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Chartered Institute of Housing (CIH) are providing organisational support and facilitation in the delivery of theme-based and regional workshops, hosting an e-forum and developing narratives. This contract will be concluded towards the latter stages of the Review and will be under £100,000 in total;
GFK-NOP - Research into tenants' attitudes towards Council Housing Finance and Rents Policy - £28,898;
Professor Steve Wilcox - Analysis of Rents - £18,500;
Sharp Research Services - Processing of Tenant Questionnaire - £8,550;
Tribal Consulting - Analysis of Debt Options - £16,400;
David Hall and Professor Michael Jones, CLG Expert Panel - Analysis of Evidence Gaps - £14,687;
Wave 9 of the Housing Corporation Residents' Panel Survey - £11,900;
Sheffield City Council has seconded a member of staff for up to 3.5 days per week to lead on two of the four workstreams in the Review;
Ipsos MORI- Omnibus survey module aimed at lower income groups- £121,575;
Ipsos MORI - The housing choices of low income groups, and attitudes and experiences towards different types of housing advice, support and provisions - £41,400;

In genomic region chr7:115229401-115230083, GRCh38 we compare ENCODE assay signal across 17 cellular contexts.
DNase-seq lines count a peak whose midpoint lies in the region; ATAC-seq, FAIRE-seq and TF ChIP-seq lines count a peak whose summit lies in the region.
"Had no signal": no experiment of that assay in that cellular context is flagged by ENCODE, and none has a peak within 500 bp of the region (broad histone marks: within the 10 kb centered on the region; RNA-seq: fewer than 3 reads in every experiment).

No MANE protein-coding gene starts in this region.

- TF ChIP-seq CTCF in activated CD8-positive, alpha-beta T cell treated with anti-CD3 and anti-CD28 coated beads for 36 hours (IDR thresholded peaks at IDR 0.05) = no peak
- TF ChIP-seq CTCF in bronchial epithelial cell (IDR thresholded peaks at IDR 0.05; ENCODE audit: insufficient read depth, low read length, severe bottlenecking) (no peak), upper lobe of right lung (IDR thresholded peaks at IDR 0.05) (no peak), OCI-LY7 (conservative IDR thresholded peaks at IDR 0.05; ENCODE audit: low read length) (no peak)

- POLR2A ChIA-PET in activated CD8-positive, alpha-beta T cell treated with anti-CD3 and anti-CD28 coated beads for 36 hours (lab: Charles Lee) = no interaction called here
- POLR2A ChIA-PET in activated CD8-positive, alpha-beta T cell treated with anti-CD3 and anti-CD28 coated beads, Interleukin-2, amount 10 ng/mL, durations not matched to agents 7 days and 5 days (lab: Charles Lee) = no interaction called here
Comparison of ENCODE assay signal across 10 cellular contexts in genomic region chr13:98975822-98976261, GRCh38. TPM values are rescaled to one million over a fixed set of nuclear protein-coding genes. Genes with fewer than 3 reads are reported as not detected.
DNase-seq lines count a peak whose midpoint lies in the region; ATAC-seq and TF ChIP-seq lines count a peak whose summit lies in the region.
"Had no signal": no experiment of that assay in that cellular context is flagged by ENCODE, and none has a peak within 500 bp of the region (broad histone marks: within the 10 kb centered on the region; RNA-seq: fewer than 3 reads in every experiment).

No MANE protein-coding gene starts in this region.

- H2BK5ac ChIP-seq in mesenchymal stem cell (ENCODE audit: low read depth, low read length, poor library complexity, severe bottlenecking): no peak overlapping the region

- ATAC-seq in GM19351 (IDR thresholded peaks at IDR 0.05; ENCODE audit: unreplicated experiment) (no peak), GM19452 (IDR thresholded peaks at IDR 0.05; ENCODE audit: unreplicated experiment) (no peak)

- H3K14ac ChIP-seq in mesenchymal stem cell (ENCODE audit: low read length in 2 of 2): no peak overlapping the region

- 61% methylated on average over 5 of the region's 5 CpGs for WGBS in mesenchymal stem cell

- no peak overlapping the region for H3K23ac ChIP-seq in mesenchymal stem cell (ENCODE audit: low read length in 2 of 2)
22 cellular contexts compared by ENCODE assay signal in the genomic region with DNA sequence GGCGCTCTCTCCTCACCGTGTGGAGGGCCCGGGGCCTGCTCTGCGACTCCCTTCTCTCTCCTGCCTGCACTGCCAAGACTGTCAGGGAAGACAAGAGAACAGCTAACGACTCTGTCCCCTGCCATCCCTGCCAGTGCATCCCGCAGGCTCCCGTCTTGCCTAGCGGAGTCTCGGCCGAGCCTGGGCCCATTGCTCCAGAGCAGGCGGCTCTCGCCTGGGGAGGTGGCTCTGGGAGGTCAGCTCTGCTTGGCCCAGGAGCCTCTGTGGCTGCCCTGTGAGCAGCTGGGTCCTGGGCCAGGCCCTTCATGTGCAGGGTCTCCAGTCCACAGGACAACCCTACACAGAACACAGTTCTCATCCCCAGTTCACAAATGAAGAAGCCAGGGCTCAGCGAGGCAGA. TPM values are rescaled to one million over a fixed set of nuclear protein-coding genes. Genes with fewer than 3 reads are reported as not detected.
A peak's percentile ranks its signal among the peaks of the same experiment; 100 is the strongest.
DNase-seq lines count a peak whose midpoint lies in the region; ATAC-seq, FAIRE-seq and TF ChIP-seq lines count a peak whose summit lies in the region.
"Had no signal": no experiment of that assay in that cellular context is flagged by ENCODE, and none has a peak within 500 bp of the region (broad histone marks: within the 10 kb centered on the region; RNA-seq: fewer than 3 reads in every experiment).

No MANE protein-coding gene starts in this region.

Sarah Monk and Anne Green, CLG expert panel - Review of existing data on attitudes to housing and the social housing Sector- £9,700;
Danny Dorling and Alex Marsh - CLG expert panel- Discussions on demographic and future challenges linked to the Housing Green Paper- £2,900;
Ken Gibb, CLG expert panel - Support to the Housing Green Paper Modelling Workstream- £3,000;
The CIH have developed and are managing an e-forum to allow stakeholders and members of the public including tenants to debate housing reform - £2,000. This amount is included within the wider contract with the CIH on the housing finance review (listed above).
Grant Shapps: To ask the Secretary of State for Communities and Local Government what estimate the Audit Commission has made under the National Fraud Initiative of the (a) level and (b) number of fraudulent claims of council tax discounts.